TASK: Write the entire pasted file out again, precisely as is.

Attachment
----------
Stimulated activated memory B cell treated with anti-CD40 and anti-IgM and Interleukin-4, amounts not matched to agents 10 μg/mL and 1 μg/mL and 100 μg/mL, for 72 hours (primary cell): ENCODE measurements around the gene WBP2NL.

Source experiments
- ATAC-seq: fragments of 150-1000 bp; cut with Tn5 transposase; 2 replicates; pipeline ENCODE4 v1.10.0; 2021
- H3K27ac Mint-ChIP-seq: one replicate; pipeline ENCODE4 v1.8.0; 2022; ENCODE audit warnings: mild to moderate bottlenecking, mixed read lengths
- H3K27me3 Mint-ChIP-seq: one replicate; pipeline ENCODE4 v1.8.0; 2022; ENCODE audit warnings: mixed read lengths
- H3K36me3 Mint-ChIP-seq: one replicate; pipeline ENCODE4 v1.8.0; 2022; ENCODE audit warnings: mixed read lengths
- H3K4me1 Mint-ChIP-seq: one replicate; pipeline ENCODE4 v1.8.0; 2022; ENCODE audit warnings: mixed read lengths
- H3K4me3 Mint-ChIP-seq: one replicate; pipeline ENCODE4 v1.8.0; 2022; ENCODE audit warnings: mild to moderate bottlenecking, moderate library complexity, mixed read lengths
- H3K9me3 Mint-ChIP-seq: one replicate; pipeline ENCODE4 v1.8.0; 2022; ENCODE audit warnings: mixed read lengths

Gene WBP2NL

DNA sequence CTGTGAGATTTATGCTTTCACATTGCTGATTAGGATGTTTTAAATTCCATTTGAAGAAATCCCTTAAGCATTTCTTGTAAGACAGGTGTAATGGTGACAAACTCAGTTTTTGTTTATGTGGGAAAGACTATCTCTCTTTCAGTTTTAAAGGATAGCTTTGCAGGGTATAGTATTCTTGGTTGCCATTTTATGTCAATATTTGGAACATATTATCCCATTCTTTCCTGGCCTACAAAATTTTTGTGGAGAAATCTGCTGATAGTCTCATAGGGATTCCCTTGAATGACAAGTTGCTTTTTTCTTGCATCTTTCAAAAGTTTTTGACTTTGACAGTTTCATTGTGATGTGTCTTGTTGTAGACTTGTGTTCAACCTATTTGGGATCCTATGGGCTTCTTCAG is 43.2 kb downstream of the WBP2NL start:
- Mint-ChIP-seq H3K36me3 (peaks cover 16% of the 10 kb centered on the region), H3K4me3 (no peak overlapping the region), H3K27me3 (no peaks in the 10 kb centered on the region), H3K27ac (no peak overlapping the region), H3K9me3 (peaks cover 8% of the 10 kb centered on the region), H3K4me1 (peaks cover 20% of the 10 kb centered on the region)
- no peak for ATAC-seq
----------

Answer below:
Stimulated activated memory B cell treated with anti-CD40 and anti-IgM and Interleukin-4, amounts not matched to agents 10 μg/mL and 1 μg/mL and 100 μg/mL, for 72 hours (primary cell): ENCODE measurements around the gene WBP2NL.

Source experiments
- ATAC-seq: fragments of 150-1000 bp; cut with Tn5 transposase; 2 replicates; pipeline ENCODE4 v1.10.0; 2021
- H3K27ac Mint-ChIP-seq: one replicate; pipeline ENCODE4 v1.8.0; 2022; ENCODE audit warnings: mild to moderate bottlenecking, mixed read lengths
- H3K27me3 Mint-ChIP-seq: one replicate; pipeline ENCODE4 v1.8.0; 2022; ENCODE audit warnings: mixed read lengths
- H3K36me3 Mint-ChIP-seq: one replicate; pipeline ENCODE4 v1.8.0; 2022; ENCODE audit warnings: mixed read lengths
- H3K4me1 Mint-ChIP-seq: one replicate; pipeline ENCODE4 v1.8.0; 2022; ENCODE audit warnings: mixed read lengths
- H3K4me3 Mint-ChIP-seq: one replicate; pipeline ENCODE4 v1.8.0; 2022; ENCODE audit warnings: mild to moderate bottlenecking, moderate library complexity, mixed read lengths
- H3K9me3 Mint-ChIP-seq: one replicate; pipeline ENCODE4 v1.8.0; 2022; ENCODE audit warnings: mixed read lengths

Gene WBP2NL

DNA sequence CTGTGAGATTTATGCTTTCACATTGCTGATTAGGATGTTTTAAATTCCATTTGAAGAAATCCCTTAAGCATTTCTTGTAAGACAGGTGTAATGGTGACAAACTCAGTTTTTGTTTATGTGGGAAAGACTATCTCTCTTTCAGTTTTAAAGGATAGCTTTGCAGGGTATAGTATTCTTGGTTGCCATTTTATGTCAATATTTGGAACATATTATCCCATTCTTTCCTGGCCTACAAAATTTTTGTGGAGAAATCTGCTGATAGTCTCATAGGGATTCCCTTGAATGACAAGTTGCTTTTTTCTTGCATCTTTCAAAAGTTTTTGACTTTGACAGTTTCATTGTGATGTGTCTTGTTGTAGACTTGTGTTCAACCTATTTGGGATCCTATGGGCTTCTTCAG is 43.2 kb downstream of the WBP2NL start:
- Mint-ChIP-seq H3K36me3 (peaks cover 16% of the 10 kb centered on the region), H3K4me3 (no peak overlapping the region), H3K27me3 (no peaks in the 10 kb centered on the region), H3K27ac (no peak overlapping the region), H3K9me3 (peaks cover 8% of the 10 kb centered on the region), H3K4me1 (peaks cover 20% of the 10 kb centered on the region)
- no peak for ATAC-seq